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Maine Coon grooming 101

Famous for their thick, long, and luscious coats, the friendly Maine Coons are as adorable as they are gorgeous. Their fur doesn’t only look majestic—it serves as a protective layer between your cat’s skin and the outside world. 

Besides beauty rituals, nutrition can significantly improve the health and appearance of your feline companion's coat. Untamed offers some handy tips to raise a beautiful, healthy, and happy Coon.

Is grooming a Maine Coon cat necessary?

Maine Coons need assistance to keep their long coat pretty. When left to fend for themselves, Coons can only clean the top layers of their fur. 

It’s grooming time again? 

Source: Bodi.raw

If you don’t take care of your kitty regularly, their undercoat will become matted and dirty. It’ll also tug on their skin, causing various problems from rashes to inflammation. Besides looking unappealing, skin and coat issues can be painful for your furry friend. 

How to groom your Maine Coon’s cat?

To maintain a shiny coat and prevent tangles and matting, your Maine Coon’s grooming routine should include:

  1. Brushing
  2. Claw clipping
  3. Teeth brushing
  4. Bathing


Ideally, you should brush your Maine Coon two to three times per week, removing any loose hair and dander (flakes of dead skin) and keeping your kitty’s coat clean, healthy, and free of knots. 

Don't skip grooming sessions because matting is unhygienic and can cause psychological distress. Cats like their coat clean and untangled

During the damp winter days, Maine Coons’ fur needs special attention. They shed less, so their coats become extra dense, making the undercoat prone to knotting and tangling. 

Oh, you don’t mind if I dose off, do you? Just keep brushing…

Source: pompi

Choosing the right brush for your kitty makes grooming more efficient and comfortable. A soft bristle brush is the best option because wire brushes can scratch your Maine Coons’ skin, causing tears and making future grooming sessions challenging. Soft brushes prevent the fur from matting and tangling without harming or irritating your kitty.

Claw clipping

If your Maine Coon spends their time indoors, their claws will get too long if left unattended. Clipping your cat’s nails can be uncomfortable for both parties, but it is necessary. In case you’re unsure of your clipping skills, take your Maine Coon to a groomer. 

The essential tools for this segment of the grooming routine are:


How to use


Be careful while trimming your Maine Coon’s nails—you should only clip the very tip of their nail. Pay attention not to reach the sensitive nerve endings


Nail grinders are a great alternative to clippers since the risk of harming your feline is minimal. Press it on the tip of your kitty’s nails without any manual effort and buff until you’ve reached the desired length 


Filers are soft and gentle, don’t make any noise, and allow you to control how much you file off. Filing takes longer than other methods, which could make your kitty a bit crabby, so pair it with clippers or a grinder and use it as a finish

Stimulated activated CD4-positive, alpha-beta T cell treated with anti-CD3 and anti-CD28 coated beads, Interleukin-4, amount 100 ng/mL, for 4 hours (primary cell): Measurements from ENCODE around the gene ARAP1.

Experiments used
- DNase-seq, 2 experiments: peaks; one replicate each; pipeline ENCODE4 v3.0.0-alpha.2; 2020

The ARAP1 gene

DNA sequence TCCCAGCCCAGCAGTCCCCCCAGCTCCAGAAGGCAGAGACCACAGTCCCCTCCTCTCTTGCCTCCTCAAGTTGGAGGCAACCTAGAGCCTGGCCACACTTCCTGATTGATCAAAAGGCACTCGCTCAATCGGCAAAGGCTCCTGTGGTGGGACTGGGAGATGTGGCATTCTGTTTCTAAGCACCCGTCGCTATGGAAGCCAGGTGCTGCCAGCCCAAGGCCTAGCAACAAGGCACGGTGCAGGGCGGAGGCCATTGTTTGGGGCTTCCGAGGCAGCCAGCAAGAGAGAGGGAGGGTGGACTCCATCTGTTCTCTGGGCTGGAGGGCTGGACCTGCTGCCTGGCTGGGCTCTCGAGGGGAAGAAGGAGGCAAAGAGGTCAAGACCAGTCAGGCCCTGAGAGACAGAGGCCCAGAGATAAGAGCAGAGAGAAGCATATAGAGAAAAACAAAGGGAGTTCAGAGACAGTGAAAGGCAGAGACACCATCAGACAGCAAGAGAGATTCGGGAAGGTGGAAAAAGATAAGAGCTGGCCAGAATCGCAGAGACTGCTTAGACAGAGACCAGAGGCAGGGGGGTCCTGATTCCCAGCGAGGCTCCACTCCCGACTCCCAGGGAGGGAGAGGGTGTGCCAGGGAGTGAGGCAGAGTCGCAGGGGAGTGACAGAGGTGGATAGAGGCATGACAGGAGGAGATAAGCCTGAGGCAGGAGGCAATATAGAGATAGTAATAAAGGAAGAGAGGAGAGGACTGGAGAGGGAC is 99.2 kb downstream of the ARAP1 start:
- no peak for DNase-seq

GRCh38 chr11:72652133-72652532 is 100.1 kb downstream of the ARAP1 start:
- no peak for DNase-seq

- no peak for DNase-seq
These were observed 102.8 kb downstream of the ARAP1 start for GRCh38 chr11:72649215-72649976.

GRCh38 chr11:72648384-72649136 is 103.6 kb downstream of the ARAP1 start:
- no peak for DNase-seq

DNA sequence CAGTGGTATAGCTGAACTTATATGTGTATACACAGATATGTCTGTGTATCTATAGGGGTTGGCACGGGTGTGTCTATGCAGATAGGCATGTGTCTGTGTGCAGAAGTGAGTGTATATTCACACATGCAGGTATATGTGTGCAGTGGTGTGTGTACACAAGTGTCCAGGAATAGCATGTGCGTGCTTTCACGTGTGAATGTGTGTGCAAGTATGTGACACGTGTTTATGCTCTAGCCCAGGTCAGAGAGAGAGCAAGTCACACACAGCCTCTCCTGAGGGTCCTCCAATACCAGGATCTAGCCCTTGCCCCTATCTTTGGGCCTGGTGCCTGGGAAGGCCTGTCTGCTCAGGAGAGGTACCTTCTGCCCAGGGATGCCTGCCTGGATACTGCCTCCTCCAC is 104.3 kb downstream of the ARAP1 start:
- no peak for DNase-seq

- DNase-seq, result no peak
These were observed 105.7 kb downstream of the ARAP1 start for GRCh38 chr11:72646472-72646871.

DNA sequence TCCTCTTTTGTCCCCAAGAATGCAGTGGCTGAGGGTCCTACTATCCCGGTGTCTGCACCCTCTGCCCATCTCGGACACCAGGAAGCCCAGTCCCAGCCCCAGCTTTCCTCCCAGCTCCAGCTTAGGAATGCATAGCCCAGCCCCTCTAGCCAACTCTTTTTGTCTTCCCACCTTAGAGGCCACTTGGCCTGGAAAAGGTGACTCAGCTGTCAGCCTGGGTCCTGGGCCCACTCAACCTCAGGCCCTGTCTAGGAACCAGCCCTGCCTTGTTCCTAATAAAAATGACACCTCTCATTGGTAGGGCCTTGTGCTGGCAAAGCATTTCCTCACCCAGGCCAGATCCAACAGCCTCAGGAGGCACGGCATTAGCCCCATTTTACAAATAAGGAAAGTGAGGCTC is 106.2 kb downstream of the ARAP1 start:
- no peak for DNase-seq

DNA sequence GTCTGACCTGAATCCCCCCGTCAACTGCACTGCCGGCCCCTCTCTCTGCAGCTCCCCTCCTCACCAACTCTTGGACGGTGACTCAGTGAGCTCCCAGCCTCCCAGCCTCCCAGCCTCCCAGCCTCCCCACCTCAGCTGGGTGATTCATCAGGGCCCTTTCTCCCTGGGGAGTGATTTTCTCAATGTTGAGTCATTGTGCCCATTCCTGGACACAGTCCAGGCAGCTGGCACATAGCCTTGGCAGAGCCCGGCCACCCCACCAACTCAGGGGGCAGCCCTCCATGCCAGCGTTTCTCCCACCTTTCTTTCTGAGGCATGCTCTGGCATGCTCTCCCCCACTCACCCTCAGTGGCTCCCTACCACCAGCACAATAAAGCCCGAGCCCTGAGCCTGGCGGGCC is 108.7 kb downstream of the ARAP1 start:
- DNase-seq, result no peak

Scratching posts can make things easier. Your Maine Coon will keep their claws blunt and file them naturally during playtime. They’re also less likely to scratch your furniture if they have a scratching post. 

Teeth brushing

Your Maine Coon’s dental hygiene affects their dental health and general well-being. If neglected, dental diseases can lead to more serious conditions. Oral bacteria can spread to the heart, liver, and kidneys leading to endocarditis, valvular disease, and other heart problems. 

Ideally, you should brush your Maine Coon’s teeth every day using a vet-approved toothbrush. Feeding them a high-quality diet and dental food also plays a significant role in maintaining their gums and teeth. 

To bathe or not to bathe?

Most other breeds, such as Persian and Norwegian Forest cats, get fussy around water, but Maine Coons are mesmerised by it and tend to enjoy baths. 

In regular circumstances, you should wash your Maine Coon once a month. Human products can be harmful to kitties, so use a specially formulated feline shampoo and conditioner. Bathing also helps cats get rid of knotted hair and dead skin.

If your Maine Coon gets dirty (e.g. sprayed by a skunk), you should wash them thoroughly regardless of how recent their last bath was. 

Grooming a fussy Maine Coon—how to tame your kitty?

Maine Coons are gentle, affectionate, and usually love grooming, but they also have fussy periods. To ensure good behaviour and a stress-free grooming ritual:

  • Begin with the sessions when your kitty is young—Maine Coons enjoy all the attention they can get, and they’ll get used to brushing and won’t be fussy or misbehave. It’s best to start grooming your feline during kittenhood so that they’re comfortable and familiar with the process. Cuddling and bonding while brushing is advisable
  • Stick to a schedule—Once you make grooming a familiar ritual, stick to the schedule. Your kitty's fur won't get too messy and tangled, and they'll stay accustomed to the process
  • Use treatsTraining your feline to sit still and be obedient doesn’t always work—sometimes, you need to resort to other measures. Using healthy treats to keep them calm and get through a grooming session will make your job a lot easier

Do you really have to bathe me every month?! I’ll do it myself, I promise!

Source: ottawagraphics

Shedding and Maine Coons—how much is too much?

Maine Coons come in various colours, fur lengths, and densities. Their shedding frequency is also individual. 

Some general factors, such as the weather, affect your Maine Coon’s shedding schedule. Since kitties adapt to the outside climate, your feline companion will shed differently throughout the year. 

As winter approaches, your cat’s coat should become denser to keep them warm and cosy. Once the spring comes, the shedding will begin to increase in preparation for warmer days. 

How much your Maine Coon sheds also depends on: